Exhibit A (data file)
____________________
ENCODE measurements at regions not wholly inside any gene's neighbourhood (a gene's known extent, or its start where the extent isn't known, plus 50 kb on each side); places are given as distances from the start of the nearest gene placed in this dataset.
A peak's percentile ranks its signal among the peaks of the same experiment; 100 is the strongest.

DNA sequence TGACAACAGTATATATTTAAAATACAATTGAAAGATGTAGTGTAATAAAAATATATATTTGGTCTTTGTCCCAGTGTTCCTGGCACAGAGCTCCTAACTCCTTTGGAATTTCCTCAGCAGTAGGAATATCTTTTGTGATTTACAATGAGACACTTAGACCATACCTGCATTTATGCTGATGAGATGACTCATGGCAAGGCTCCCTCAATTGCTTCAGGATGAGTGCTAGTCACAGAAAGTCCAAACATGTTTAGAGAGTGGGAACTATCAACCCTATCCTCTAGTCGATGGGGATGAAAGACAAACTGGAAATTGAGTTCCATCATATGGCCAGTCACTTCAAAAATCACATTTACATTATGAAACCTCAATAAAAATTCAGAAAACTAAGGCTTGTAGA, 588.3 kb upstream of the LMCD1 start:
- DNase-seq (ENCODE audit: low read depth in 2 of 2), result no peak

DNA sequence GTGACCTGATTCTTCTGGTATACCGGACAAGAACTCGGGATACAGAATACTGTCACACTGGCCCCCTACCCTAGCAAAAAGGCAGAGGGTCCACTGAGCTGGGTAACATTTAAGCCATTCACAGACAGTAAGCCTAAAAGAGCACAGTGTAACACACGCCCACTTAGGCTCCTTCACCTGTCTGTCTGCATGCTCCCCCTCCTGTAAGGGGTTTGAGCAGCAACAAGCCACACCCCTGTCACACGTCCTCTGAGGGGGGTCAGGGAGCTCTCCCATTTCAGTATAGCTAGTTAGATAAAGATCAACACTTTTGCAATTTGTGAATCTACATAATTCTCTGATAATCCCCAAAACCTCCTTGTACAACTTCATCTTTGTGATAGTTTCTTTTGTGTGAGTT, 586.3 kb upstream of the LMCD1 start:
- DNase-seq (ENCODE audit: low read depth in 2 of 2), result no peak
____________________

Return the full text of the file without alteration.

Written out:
ENCODE measurements at regions not wholly inside any gene's neighbourhood (a gene's known extent, or its start where the extent isn't known, plus 50 kb on each side); places are given as distances from the start of the nearest gene placed in this dataset.
A peak's percentile ranks its signal among the peaks of the same experiment; 100 is the strongest.

DNA sequence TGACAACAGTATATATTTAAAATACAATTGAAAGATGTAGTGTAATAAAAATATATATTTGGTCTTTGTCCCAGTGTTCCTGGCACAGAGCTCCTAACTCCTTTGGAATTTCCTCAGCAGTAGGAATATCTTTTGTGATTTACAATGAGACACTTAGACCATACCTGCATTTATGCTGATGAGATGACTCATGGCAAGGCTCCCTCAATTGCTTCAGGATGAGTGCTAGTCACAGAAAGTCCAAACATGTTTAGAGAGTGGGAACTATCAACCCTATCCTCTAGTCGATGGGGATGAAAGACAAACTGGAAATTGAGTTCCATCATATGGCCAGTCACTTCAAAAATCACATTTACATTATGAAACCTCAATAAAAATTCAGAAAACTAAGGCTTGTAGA, 588.3 kb upstream of the LMCD1 start:
- DNase-seq (ENCODE audit: low read depth in 2 of 2), result no peak

DNA sequence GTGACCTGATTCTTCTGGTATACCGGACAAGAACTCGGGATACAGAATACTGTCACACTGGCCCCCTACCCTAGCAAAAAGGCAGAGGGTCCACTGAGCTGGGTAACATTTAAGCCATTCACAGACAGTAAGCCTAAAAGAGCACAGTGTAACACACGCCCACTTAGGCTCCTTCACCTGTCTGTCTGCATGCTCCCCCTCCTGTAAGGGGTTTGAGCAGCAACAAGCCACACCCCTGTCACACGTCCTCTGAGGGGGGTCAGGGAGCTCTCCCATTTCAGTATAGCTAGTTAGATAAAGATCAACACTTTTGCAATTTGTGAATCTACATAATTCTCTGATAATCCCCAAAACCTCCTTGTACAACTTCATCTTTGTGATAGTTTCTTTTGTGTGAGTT, 586.3 kb upstream of the LMCD1 start:
- DNase-seq (ENCODE audit: low read depth in 2 of 2), result no peak